When I say Gary Numan, you probably say ‘Cars.’ On the cusp of releasing a ‘Best of’ DVD, composed of ‘various bits of rare TV footage and a collection of promo videos,’ one might expect Numan, like the average listener, to be looking back over the acres of a career that has spanned over thirty years. The opposite is true.
‘When I listen back to old stuff, which isn’t very often, the only thing that really glares out to me are the mistakes, the things that I could have done better. Chord structures that could have been more interesting; melodies that could have been more beautiful, or dynamic. Every album is an attempt to make up for the mistakes of the last one, to try to find new sounds that I’ve never used before or heard before and to try to put those sounds in ways that I’ve not done before.’
The difficulty lies in finding something for everyone. ‘Some fans will quite happily stay in 1979 forever, while others are always very eager to look at what you’re doing next. You’re constantly trying to do things that will please all the different factions that you have. The longer the career goes on, the more factions there seem to be, and it becomes increasingly difficult to do things that please everybody.’ It’s tempting to pigeonhole Numan based on his early work. ‘I don’t think anyone realized that it would go on quite as long as it has, now that it’s been 34 years, since I started. It’s funny because, for me, you don’t get quite as excited about that sort of thing as you do about a new album.’
Having released Dead Son Rising in October of last year, Numan is back in the studio, and constantly looking forward. ‘I’m working flat out at the moment, trying to get a new album finished by the end of May. I’m massively into that and it’s very exciting. It really gives you a reason to get up in the morning. It’s that side of the business that’s getting me going and keeping me interested for such a long time.’ And the new album’s style? ‘My intention for it is that it should be the heaviest, darkest thing that I’ve ever done. It’s hugely powerful in the right environment – to take it on tour every night is thrilling, really. It’s not gentle music at all, or happy or beautiful – it’s a bit of an onslaught, and I love every second of it.’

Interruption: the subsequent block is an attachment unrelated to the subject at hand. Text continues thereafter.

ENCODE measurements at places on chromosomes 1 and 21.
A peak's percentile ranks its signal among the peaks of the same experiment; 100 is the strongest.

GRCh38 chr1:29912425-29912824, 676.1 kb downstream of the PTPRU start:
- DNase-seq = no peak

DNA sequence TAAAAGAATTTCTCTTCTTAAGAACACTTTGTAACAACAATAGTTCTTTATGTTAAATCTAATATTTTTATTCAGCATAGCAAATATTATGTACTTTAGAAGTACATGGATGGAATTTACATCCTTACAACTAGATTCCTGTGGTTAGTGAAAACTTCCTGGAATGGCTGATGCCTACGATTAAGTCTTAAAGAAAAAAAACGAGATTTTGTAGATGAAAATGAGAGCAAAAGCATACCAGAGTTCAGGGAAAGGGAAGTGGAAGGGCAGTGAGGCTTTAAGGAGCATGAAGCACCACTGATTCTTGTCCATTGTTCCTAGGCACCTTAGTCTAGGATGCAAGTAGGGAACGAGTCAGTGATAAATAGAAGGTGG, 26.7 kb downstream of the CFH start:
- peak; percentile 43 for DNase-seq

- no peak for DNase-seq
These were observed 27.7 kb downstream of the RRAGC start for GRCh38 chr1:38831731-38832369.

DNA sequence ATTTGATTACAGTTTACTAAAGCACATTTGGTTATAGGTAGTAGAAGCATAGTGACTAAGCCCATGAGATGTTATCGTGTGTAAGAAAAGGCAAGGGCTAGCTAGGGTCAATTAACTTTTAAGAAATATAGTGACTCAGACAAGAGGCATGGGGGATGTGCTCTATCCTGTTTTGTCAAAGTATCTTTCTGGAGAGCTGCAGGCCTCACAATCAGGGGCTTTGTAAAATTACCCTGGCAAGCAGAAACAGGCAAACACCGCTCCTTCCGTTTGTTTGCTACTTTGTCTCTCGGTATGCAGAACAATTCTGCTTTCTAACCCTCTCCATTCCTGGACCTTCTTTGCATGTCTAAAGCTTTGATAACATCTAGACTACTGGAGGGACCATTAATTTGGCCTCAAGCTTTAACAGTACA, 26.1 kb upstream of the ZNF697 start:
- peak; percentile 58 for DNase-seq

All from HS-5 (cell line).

The studio experience is changing, though, not least due to the array of technology now at Numan’s fingertips. ‘There is so much choice now: it’s just ridiculous the amount of things you can do. One of the disciplines that you have to learn as this new technology has come along is how to know when to stop. You can spend a week just listening to different snare drums – there are fucking thousands of them! The other thing with technology is that you spend most of your time being back at school. Big piles of manuals by the bed – it’s not the sexiest thing in the world. You’re just learning all the time. You spend your entire life feeling ever so slightly stupid – or I do, anyway, because I never feel like I’m quite on top of any of it. I’m always just about hanging on by the skin of my teeth. The technology really helps, but it can really hinder it as well. It’s a tortuous old path, from start to finish.’